A few weeks ago I wrote a post titled The Maturing of the Implicit Web. In it I talked about new releases from AdaptiveBlue and OneRiot. As I sit here in my hotel room in Seattle waiting for TA McCann (CEO of Gist) to show up for our pre-board meeting run, I’m pondering how much work I’m starting to get the web to do for me.
For example, as part of my morning information routine, I go through my Gist dashboard. This is a list of all the new information that Gist has found from a wide variety of data sources about people and companies in my social network. It derives the social network from my email inbox, integrates it with my Facebook, LinkedIn, and Twitter social graphs, and then presents it to me in a way that is prioritized by what it thinks I find most interesting. The level of relevance to me is amazing now that I’ve had it running for a few months. While Gist is still in closed beta, if you want an invite just email me.
Gist is synthesizing the data for me from a variety of other web services. At our board meeting today we have a long list of potential partners and data services that we prioritize based on (a) quality of data, (b) availability of data, and (c) ability to integrate the data. Exactly one year ago I wrote a post titled No API? You Suck! I feel so strongly about this; if I wrote the post again today I would have titled it “No API? You Really Suck!”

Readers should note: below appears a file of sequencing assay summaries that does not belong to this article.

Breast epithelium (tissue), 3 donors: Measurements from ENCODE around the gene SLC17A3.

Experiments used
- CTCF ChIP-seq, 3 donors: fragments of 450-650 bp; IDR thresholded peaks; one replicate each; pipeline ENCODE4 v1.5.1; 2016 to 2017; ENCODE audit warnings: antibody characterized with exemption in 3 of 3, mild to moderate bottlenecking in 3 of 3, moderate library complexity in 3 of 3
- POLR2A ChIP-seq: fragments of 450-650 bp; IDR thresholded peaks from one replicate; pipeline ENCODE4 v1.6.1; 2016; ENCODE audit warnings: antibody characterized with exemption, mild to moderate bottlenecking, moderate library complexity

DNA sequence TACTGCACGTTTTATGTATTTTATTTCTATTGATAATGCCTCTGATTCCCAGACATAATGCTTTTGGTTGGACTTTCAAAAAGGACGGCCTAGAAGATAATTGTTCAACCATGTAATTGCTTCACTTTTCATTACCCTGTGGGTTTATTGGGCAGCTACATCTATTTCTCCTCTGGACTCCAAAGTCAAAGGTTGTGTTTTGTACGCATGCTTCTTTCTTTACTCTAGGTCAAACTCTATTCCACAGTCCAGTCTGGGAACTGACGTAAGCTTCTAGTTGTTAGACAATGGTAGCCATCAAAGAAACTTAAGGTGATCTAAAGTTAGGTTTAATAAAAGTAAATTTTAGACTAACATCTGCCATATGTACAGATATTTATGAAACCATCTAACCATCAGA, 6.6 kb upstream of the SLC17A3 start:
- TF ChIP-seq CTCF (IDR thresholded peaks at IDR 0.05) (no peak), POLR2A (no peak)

One of the data sources that has a strong API layer is our company Gnip. They recently announced that they will be integrating data from the Facebook Platform into their data set. This comes on the heals of their announcement about adding WordPress as a data publisher to their system. Gnip now has over 30 data publishers actively flowing through their system and have found rapid adoption from a number of interested customers. Oh – and Gnip’s API is well documented, public, and evolving rapidly.
So – it was with great pleasure when I saw Alex Iskold’s announcement that there is now a Glue API. There is a tremendous amount of interesting semantic data in AdaptiveBlue’s Glue system – the API liberates it for anyone that wants to put some energy into working with it.
But wait, there’s more. OneRiot also just released their API, which – while not public yet – is available by request. OneRiot has a fascinating set of real time data available via a search interface that gets better and more relevant every week. They’ve also demonstrated that they can build to search scale as they have some superb technical search folks on their team.
Gang – thanks for not sucking. Y’all are helping set things up so the web does more of the work for me!